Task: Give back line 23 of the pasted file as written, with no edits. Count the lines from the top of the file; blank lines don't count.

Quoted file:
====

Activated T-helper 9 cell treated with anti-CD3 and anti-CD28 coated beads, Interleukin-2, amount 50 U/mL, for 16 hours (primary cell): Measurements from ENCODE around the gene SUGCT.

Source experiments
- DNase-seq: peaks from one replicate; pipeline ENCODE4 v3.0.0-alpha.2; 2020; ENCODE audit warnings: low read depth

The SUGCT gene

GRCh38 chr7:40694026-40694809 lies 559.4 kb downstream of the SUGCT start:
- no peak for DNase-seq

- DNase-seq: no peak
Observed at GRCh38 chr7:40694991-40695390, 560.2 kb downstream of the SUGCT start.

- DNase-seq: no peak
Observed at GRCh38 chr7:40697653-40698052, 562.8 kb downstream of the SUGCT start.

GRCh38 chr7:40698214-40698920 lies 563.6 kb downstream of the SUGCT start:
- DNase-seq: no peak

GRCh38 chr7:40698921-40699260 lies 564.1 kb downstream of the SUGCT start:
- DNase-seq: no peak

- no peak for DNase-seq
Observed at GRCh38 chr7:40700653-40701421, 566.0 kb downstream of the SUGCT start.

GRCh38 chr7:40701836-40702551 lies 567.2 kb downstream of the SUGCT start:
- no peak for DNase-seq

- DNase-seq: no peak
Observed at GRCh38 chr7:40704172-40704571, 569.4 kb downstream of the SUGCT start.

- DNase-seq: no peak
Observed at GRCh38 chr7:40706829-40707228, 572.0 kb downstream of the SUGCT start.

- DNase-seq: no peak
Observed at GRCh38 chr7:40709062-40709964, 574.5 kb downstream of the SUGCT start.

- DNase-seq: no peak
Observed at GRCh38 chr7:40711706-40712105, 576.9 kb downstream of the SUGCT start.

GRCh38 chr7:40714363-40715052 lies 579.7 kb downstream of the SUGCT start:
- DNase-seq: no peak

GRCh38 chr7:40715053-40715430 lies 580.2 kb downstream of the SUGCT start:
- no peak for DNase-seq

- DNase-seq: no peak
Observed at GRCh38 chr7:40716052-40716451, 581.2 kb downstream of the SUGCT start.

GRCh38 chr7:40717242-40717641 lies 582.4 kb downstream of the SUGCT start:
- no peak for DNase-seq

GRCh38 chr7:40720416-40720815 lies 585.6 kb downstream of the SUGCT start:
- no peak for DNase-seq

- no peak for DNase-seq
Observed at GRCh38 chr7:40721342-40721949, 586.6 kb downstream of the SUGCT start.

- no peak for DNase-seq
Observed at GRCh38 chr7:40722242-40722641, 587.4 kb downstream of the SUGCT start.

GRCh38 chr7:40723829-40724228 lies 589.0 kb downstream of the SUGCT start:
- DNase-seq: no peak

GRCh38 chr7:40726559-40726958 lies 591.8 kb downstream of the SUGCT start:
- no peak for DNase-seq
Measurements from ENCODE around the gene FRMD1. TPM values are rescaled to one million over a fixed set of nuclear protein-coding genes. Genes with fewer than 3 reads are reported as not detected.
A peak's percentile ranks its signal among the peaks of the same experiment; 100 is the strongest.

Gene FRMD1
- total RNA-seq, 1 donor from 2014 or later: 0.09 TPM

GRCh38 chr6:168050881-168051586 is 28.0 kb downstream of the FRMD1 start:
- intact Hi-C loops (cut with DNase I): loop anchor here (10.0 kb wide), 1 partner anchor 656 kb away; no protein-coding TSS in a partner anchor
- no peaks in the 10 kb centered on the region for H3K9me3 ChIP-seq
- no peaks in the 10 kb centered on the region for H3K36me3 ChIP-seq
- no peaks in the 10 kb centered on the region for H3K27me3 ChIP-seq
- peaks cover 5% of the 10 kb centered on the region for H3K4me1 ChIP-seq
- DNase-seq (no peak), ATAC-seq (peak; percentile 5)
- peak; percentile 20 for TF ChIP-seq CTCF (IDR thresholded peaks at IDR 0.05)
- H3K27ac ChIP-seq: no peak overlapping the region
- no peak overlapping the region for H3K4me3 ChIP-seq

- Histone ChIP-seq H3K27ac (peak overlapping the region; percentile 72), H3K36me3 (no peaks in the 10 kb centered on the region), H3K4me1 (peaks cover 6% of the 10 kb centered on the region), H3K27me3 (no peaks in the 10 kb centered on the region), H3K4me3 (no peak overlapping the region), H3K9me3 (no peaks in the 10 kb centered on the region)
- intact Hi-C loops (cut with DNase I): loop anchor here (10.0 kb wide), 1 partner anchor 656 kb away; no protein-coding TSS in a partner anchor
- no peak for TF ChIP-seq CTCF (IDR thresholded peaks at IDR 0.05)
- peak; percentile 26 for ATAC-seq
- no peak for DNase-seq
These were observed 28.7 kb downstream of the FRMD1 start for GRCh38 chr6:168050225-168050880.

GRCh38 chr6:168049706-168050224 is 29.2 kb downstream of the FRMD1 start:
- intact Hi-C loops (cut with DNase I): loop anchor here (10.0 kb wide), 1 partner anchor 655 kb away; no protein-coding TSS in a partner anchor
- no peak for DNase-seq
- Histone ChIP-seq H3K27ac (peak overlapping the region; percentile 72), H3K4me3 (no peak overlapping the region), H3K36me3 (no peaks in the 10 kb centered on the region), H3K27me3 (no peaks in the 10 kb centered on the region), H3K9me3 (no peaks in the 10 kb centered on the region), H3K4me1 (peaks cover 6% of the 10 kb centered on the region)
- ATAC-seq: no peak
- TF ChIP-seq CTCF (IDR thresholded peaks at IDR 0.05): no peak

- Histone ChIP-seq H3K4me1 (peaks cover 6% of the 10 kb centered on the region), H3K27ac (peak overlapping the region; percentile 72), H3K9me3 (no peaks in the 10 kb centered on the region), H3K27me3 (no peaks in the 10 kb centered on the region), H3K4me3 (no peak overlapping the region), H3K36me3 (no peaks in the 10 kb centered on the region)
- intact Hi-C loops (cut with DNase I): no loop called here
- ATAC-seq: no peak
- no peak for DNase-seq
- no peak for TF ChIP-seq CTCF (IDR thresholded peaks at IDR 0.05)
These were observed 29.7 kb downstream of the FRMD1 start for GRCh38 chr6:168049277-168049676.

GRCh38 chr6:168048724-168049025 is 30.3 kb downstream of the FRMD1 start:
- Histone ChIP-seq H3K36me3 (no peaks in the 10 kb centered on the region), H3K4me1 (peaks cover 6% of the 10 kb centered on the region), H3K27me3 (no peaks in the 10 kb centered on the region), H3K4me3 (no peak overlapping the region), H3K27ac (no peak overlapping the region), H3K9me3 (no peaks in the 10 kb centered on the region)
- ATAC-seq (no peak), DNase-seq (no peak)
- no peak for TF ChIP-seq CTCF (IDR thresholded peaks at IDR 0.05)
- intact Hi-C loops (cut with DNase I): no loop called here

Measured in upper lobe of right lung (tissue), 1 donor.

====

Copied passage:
- DNase-seq: no peak